Many think that as we get older, the need for sleep decreases but results from research are saying otherwise. While it is true that seniors’ sleep patterns change over the years, a full night’s sleep (7.5-9 hours), undisturbed, is as important as the emotional and physical state of their life.
Sleep helps the memory process, allows for cell regeneration and strengthens the immune system.According to the article “Sleeping Well as You Age”, many physicians usea senior’s ability to sleep as an indicator of his or her health status. With reduced sleep, there is a greater concern about the onset of depression, memory problems, excessive daytime sleepiness, weight problems, diabetes, cardiovascular disease and even breast cancer in women.
In the aging process, growth hormones and melatonin levels decrease. With the reduction of growth hormones there is less of a deep sleep or slow wave sleep, while the reduction of melatonin can cause a more broken sleep or faster sleep cycles. The circadian rhythm is the internal “clock” that tells you when it is time for sleep and when it is time to wake up. For seniors, as this “clock” is changing, bedtime and rising from sleep happens earlier and with the need to get up during the night, it may take more sleep time to satisfy the senior’s sleep requirement. Sometimes naps are required to satisfy a senior’s needs. It is normal for this to occur.
If seniors want to improve their quality of sleep, there are easy ways to help, such as participating in social interactions during the day, speaking with a trusted friend about worries and problems, regular exercise and time in the sunlight whether outside or keeping your home bright and sunny. Exposure to light can help regulate melatonin levels.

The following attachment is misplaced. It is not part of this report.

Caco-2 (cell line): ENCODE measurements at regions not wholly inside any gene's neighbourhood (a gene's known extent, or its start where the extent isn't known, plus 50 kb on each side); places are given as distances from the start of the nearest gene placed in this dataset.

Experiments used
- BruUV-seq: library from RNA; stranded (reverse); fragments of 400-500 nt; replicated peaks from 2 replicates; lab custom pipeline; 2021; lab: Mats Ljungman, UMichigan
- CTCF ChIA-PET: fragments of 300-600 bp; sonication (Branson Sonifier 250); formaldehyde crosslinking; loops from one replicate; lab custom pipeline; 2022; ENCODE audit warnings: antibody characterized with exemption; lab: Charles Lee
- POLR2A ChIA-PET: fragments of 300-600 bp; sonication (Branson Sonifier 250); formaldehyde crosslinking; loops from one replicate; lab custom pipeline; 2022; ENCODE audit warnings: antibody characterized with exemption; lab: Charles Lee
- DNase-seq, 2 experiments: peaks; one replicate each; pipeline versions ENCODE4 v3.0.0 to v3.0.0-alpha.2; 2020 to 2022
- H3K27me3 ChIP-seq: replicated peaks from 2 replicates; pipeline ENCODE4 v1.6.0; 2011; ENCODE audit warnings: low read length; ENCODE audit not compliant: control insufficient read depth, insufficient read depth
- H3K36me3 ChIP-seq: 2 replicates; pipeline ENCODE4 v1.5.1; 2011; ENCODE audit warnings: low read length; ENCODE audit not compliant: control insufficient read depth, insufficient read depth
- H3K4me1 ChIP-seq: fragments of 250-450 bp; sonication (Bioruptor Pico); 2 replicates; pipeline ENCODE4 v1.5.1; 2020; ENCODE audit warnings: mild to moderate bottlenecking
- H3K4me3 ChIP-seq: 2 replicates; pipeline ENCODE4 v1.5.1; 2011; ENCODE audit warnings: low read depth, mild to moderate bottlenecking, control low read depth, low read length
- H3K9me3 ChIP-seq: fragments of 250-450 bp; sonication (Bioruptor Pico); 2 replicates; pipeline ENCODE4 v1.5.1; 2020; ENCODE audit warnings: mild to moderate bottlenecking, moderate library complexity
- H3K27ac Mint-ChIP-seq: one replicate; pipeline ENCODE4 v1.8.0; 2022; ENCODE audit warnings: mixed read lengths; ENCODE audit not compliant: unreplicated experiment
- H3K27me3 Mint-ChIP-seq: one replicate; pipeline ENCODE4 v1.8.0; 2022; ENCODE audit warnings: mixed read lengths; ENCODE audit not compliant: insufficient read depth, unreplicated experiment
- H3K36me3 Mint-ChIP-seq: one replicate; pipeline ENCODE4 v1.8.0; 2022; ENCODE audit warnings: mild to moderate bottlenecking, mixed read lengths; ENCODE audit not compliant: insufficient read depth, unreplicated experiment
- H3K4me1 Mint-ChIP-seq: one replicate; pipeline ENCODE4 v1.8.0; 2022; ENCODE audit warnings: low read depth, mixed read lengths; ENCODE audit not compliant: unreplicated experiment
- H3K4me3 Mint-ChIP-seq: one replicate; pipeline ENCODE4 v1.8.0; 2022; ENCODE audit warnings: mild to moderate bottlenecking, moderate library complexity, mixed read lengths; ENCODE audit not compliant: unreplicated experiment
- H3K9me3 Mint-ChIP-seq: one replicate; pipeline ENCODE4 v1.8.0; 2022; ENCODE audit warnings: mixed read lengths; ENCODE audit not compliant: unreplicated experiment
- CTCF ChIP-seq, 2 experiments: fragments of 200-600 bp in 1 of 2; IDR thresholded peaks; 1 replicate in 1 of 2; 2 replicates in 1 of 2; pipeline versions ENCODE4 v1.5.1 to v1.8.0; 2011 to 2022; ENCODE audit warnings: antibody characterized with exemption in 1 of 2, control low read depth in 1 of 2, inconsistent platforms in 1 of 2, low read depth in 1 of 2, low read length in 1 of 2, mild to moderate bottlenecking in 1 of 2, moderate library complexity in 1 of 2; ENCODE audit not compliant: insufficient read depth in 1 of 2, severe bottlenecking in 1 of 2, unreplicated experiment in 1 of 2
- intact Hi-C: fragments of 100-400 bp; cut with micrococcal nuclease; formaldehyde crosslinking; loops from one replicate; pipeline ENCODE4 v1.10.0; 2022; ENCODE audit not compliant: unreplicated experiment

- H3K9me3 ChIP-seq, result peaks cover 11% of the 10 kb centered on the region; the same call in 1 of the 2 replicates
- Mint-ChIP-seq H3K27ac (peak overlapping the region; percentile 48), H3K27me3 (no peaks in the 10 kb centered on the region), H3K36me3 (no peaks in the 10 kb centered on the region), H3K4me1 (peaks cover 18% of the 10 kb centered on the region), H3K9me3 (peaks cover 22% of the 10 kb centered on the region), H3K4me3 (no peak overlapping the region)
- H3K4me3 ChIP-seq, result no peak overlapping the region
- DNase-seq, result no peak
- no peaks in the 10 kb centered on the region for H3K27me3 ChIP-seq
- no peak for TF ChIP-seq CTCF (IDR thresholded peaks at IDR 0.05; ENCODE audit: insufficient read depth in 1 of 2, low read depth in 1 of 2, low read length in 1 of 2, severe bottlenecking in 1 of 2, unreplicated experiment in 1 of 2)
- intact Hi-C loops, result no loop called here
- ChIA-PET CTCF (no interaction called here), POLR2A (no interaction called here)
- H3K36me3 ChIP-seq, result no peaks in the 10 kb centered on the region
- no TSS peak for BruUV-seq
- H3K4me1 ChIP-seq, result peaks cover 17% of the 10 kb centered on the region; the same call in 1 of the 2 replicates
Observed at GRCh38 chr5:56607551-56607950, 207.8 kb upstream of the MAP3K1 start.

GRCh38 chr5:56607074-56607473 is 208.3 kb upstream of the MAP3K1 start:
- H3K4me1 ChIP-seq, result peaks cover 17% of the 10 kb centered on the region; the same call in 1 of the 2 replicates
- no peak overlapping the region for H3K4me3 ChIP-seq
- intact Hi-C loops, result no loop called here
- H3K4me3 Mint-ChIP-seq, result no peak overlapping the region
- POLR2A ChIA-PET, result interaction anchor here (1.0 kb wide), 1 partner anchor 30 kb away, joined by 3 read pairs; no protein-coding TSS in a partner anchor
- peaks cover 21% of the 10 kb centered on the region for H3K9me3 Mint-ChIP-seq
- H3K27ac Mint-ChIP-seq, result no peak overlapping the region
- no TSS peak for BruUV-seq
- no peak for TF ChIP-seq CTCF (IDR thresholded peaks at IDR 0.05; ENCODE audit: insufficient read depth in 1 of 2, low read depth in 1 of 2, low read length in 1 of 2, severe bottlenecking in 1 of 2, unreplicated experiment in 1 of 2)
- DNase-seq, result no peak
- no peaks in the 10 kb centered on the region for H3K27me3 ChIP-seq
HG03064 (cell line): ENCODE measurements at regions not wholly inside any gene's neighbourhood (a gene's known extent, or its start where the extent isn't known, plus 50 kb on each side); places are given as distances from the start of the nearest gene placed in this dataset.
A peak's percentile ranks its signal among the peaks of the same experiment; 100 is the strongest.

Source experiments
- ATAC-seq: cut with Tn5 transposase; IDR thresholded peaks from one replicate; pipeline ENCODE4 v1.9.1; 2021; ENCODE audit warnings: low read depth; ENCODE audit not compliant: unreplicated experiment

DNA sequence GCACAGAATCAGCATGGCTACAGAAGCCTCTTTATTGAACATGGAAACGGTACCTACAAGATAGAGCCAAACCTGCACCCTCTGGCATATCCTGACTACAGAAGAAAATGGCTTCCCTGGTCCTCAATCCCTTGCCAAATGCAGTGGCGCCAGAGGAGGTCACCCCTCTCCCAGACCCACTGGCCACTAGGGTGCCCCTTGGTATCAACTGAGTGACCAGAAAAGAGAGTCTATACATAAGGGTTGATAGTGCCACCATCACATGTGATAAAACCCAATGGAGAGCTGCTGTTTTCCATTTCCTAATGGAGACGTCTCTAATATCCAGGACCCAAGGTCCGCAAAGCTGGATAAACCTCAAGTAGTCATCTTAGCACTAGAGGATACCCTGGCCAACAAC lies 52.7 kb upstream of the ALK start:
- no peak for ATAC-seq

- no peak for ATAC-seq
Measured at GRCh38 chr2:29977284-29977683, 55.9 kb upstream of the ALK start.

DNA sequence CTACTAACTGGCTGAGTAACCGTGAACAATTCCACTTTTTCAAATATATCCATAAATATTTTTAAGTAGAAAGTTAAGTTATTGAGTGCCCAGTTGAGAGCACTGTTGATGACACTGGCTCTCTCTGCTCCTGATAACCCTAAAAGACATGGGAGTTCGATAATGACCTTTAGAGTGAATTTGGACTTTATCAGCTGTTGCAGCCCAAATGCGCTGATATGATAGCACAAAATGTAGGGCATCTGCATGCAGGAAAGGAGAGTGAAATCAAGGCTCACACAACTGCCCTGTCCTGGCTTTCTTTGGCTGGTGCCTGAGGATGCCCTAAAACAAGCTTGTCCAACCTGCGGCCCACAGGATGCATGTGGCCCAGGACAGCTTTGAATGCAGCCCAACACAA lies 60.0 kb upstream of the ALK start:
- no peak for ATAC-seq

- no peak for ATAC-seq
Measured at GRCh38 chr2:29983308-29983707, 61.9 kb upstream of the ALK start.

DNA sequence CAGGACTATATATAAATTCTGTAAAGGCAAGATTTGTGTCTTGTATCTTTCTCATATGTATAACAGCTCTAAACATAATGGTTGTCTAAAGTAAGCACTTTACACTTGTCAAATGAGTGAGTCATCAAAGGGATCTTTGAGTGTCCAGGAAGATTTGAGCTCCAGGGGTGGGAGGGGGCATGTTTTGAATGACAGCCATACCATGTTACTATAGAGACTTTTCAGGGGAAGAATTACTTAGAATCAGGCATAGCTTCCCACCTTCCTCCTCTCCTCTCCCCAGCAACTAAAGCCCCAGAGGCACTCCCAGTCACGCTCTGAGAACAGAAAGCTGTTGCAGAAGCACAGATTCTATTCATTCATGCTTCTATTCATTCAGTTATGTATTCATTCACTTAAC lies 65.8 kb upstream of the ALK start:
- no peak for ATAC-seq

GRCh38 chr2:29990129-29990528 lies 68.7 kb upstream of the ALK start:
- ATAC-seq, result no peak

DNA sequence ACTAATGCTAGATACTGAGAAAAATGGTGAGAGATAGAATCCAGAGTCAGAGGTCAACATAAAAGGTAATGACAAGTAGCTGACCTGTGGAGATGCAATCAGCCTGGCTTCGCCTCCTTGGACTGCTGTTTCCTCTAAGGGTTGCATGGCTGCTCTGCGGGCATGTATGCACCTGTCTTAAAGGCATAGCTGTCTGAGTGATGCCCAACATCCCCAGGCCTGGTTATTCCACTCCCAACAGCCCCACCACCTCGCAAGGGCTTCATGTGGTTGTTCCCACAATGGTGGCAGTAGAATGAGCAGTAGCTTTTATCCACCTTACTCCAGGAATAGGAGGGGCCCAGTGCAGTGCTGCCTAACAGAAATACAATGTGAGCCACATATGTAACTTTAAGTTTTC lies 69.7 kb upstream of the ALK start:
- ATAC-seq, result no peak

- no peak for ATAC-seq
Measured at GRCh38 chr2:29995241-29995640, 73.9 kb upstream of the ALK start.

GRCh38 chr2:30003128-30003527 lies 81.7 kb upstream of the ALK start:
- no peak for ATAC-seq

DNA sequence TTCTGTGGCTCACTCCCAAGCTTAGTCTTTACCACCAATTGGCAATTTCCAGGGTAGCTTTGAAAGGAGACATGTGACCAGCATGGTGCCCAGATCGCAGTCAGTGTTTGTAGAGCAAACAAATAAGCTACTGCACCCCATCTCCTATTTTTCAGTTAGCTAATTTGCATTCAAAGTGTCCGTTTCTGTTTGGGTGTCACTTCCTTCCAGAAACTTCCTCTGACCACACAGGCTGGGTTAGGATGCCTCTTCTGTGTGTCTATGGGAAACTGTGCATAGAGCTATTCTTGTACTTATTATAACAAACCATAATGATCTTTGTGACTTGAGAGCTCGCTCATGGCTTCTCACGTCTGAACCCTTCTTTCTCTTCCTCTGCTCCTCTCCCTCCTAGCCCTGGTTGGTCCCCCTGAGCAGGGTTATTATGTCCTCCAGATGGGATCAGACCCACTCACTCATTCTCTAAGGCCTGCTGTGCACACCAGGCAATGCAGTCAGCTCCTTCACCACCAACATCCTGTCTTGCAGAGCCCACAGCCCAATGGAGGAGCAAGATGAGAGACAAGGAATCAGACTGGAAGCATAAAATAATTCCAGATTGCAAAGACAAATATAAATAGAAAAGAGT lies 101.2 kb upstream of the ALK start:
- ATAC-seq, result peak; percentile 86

According to a LiveStrong.com article, http://www.livestrong.com/article/279680-food-containing-melatonin/, another way of keeping melatonin levels up is by consuming trace amounts found in the following foods: olive oil, tomatoes, walnuts, beer and wines, tart cherries and grape skins. Before taking a melatonin supplement,in hopes of getting a sounder night’s sleep, it is recommended that a physician be consulted for directives.
The Better Sleep Council (http://www.bettersleep.org) provides tips on getting better sleep – from checking the mattress to making sure not to exercise or eat too close to bedtime. The Council even recommends having no television, computer or work materials in the bedroom.
According to Timi Gustafson, RD http://blog.seattlepi.com/timigustafsonrd/2010/02/22/the-importance-of-sleep-for-your-health/ , getting ample sleep is one of the greatest remedies for staying healthy and dealing with the stress of everyday challenges. Rested and relaxed seniors will have more energy and the ability to keep a positive outlook on life. When sleep is given high priority, the quality of life is better all the way around.